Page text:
Sunday, December 24, 2017

Sermon for the fourth Sunday in Advent - the Blessed Virgin Mary

May my words be in the Name of the Holy and Undivided Trinity: Father, Son, and Holy Spirit. Amen.

Today is the fourth Sunday of Advent. But given that it is also Christmas Eve I am sure most will appreciate if I try to keep things brief today. So my few words will be more of a reflection than a homily.

This Sunday in Advent, the final one, traditionally has the Blessed Virgin Mary as its focus; hence our Gospel reading from Luke describing the scene generally referred to as the Annunciation. It is natural to think of the Mother of our Lord at this time; for she is a very important part of the story of his first coming. And where better to do so than in this church which bears her name ? A church built on a site that has has borne her name as a place of Christian worship for most certainly the best part of a thousand years … and most probably for a great deal longer.

The importance of the role the Blessed Virgin played in that first coming can not be over-stressed. I am sure all here have heard it said on many occasions how important her freely given 'Fiat', as it is in the Latin, or 'thy will be done' in older translations, is. Mary is, as it is made clear in Scripture, to be seen as a second Eve; and just as the first Eve by her own free-will action sinned and brought about the Fall that has caused so much anguish to humanity ever since, so too the second Eve of necessity had to be able to consent of her own free-will to play her role in God's plan for the redemption and salvation of all mankind.

And as I was preparing these few words, it occurred to me to wonder if whether or not free-will and our Lady's role as the second Eve did not also play a part in one of the areas of theological reflection that has surrounded the Blessed Virgin down through the ages. I am speaking here of the teaching concerning the Immaculate Conception, a very early tradition of the Church that puts forward the idea that she was from the very first moment of her existence protected from the stain of original sin. 

This teaching is a doctrine of the Catholic Church. It is not commonly held in the Orthodoxy, based on their different understanding of the effect of original sin from that of the Western Church. Neither is it a doctrine of Anglicanism, in the sense of being a teaching one is bound to hold, such as the doctrine of the Trinity or the doctrine that Jesus is both fully God and fully man. However, it a teaching one may piously hold to if one is convinced of the truth of it. I am, for my own part, I am sure no one will be surprised to learn, persuaded by the logic of the idea that when God chose to be born of a woman, he would chose to do so only in circumstances where the human being who was to be his mother would be free of the stain of all sin, whether original or actual.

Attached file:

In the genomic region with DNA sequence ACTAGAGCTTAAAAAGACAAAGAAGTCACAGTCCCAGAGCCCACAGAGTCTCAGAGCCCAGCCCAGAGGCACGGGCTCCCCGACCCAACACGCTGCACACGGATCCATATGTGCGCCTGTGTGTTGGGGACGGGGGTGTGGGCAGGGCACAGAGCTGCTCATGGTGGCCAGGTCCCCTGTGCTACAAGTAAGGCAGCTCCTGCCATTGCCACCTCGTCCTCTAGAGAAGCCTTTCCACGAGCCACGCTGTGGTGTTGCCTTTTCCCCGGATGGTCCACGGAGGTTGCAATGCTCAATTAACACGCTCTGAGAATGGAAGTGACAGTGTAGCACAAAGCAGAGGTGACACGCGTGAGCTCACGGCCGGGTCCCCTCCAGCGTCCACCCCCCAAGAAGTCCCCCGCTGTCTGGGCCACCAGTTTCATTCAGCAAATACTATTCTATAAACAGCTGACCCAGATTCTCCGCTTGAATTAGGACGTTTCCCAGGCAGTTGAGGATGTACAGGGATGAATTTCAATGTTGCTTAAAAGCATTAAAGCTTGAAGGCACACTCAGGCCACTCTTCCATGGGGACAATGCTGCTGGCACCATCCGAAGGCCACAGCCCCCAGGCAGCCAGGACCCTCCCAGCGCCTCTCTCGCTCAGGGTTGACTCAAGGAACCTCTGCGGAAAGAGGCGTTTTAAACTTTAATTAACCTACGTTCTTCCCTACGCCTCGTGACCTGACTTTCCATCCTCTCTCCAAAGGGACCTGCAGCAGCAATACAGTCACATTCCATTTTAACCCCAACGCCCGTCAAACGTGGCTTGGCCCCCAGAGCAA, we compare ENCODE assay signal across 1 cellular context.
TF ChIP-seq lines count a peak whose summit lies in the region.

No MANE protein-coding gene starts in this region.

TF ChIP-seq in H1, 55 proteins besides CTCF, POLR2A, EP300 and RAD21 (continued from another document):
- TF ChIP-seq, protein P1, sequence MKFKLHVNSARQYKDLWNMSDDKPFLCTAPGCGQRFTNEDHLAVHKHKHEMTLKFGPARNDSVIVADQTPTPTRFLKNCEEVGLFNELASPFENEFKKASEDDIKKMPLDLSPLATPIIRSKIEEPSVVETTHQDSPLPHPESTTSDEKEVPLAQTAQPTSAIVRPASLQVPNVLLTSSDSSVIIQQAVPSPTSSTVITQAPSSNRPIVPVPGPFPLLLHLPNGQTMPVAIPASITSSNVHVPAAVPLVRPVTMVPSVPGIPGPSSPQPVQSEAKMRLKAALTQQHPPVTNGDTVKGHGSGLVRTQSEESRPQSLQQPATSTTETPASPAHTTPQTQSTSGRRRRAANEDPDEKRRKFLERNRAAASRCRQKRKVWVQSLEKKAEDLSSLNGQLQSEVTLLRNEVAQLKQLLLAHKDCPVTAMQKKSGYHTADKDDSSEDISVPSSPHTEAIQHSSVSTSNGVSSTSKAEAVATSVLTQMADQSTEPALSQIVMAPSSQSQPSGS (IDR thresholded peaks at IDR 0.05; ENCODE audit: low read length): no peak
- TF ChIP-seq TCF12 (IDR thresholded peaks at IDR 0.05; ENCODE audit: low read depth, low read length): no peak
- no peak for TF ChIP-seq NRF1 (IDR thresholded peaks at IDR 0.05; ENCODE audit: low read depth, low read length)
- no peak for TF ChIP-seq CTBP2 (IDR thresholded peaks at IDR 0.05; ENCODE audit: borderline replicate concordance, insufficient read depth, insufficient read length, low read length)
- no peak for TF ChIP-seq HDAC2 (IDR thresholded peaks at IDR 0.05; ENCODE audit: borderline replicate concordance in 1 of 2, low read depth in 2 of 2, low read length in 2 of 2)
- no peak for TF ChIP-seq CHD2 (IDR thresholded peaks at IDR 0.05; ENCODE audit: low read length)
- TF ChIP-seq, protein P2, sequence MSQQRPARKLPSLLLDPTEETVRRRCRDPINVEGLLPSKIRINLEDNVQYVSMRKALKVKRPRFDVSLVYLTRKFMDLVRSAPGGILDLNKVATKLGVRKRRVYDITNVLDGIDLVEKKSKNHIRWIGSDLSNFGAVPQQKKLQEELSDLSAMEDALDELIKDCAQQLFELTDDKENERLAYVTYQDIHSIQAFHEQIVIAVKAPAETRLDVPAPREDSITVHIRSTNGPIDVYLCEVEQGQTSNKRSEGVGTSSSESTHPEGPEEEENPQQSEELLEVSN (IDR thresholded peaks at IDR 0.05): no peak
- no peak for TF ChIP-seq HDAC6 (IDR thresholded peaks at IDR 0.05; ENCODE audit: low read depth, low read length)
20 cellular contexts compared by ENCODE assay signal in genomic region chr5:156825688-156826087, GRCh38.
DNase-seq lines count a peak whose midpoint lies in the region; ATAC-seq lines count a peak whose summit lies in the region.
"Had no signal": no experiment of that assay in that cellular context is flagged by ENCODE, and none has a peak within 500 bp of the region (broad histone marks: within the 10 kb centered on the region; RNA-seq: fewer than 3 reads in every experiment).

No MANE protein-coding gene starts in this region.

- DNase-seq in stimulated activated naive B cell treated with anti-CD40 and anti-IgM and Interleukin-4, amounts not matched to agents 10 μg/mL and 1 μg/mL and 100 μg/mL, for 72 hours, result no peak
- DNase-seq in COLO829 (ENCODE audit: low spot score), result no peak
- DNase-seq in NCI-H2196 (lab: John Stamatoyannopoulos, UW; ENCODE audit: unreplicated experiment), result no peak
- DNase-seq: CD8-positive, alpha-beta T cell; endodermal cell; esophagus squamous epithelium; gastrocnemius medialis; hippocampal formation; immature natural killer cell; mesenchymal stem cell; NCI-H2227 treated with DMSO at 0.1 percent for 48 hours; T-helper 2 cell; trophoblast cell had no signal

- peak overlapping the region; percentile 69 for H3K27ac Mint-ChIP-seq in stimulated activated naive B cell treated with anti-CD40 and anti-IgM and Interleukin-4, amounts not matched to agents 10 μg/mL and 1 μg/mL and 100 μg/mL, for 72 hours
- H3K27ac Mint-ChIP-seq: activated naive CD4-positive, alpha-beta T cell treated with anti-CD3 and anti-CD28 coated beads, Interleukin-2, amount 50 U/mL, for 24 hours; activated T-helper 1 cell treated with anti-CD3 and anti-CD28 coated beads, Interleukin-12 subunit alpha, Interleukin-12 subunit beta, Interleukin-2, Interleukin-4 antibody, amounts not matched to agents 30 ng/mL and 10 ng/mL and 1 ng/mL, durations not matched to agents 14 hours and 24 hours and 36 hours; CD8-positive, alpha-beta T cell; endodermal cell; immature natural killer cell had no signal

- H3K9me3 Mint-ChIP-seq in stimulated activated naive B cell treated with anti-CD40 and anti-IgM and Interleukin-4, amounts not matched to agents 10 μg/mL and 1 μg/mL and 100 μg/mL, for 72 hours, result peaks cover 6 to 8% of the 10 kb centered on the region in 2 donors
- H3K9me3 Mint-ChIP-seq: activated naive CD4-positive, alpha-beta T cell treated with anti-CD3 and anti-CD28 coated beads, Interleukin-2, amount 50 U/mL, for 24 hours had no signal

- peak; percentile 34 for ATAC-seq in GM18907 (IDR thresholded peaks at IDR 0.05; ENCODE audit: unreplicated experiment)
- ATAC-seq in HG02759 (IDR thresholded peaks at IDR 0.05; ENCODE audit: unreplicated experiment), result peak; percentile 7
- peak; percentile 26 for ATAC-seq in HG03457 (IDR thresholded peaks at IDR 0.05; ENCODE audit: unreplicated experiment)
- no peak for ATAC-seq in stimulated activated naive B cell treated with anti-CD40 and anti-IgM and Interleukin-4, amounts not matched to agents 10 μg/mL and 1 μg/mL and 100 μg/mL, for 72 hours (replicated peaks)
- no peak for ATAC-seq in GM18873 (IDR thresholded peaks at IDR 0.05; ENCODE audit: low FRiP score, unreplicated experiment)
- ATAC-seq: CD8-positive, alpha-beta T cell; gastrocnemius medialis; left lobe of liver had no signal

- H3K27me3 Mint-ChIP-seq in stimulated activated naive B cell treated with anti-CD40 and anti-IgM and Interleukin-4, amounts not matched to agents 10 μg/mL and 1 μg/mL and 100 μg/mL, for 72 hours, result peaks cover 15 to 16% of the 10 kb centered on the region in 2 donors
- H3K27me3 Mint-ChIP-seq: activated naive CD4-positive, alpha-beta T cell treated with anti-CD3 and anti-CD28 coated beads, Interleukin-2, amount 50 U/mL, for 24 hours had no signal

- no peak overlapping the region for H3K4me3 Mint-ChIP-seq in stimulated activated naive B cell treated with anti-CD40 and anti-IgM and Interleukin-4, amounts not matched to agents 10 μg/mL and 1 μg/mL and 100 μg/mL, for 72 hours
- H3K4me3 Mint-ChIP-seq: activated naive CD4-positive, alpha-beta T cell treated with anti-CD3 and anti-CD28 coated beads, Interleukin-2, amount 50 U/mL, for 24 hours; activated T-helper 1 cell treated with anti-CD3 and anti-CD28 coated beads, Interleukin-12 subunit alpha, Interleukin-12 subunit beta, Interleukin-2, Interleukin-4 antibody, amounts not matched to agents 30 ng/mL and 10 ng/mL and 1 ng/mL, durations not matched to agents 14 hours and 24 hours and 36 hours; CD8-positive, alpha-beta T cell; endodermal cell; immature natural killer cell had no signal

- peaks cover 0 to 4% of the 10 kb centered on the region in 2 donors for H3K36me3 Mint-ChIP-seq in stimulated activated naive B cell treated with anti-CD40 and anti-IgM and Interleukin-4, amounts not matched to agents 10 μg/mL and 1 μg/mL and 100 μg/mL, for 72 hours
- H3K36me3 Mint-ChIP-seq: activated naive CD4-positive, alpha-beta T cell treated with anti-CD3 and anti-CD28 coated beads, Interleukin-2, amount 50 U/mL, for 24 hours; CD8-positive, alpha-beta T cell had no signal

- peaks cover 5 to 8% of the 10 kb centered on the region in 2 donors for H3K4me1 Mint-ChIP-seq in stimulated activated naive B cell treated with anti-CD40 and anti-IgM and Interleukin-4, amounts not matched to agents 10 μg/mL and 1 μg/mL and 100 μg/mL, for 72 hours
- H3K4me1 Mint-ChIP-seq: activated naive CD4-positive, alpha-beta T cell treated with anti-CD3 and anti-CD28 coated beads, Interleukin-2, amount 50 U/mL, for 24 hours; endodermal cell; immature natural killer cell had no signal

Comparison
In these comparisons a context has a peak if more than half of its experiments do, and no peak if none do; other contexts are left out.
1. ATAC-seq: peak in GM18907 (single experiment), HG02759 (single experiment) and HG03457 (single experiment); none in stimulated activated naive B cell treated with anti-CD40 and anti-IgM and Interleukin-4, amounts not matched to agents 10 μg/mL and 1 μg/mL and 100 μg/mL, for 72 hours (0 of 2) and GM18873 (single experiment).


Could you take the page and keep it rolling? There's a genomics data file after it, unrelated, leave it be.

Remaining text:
Now that argument is essentially Christological in nature in that it concerns the theology of the person of the second person of the blessed Trinity. But a thought did occur to me on this topic that relates rather more directly to the Blessed Virgin and her role as the second Eve. And it concerns the status of the first Eve when she made her free-will decision to disobey God. My thought is a rather simple one – and that is that Eve, when she rejected obedience to God's will having been tempted to do so by Satan in the form of a serpent, did so free not only of the stain of any actual sin, never, of course having sinned in any way prior to this occasion; but also free of the stain of original sin as well. This is only logical, as original sin did not exist before her act of disobedience. 

Is it not reasonable that the second Eve should be in the same state as the first, free of all sin, when placed in the position of making the free-will decision that would save mankind from the consequences of the free-will decision of the first? Indeed, given the rather difficult circumstances that saying 'yes' to the will of God on this occasion would place the Blessed Virgin in, the idea that she would be given special graces from God in order to allow her to be better able to chose to obey his will is compelling, to my mind at least; and this argument is bolstered by the words spoken to the Blessed Virgin by the Archangel Gabriel on this occasion – often referred to as the Angelic Salutation – Ave, gratia plena, as it is rendered in the Vulgate; or Hail, you who are full of Grace in English.

However, I said I would be brief and therefore have perhaps already spoken for too long and so I will leave it there. But as I finish, one final thought: is it really so inconceivable that the God who so loved the world that he gave his only begotten Son that we might be saved would also give extra graces to the young woman he intended to be the second Eve that she might be at least well equipped to obey him as the first? But whether you think it so or not, we will all agree that on this day, of all days, the day before Christmas, that it is right to give thanks to God for the 'yes' spoken by the Blessed Virgin on the occasion of the Annunciation and all that he did for us in the sending of his Son into the world when she freely consented to his will on that day. Amen.

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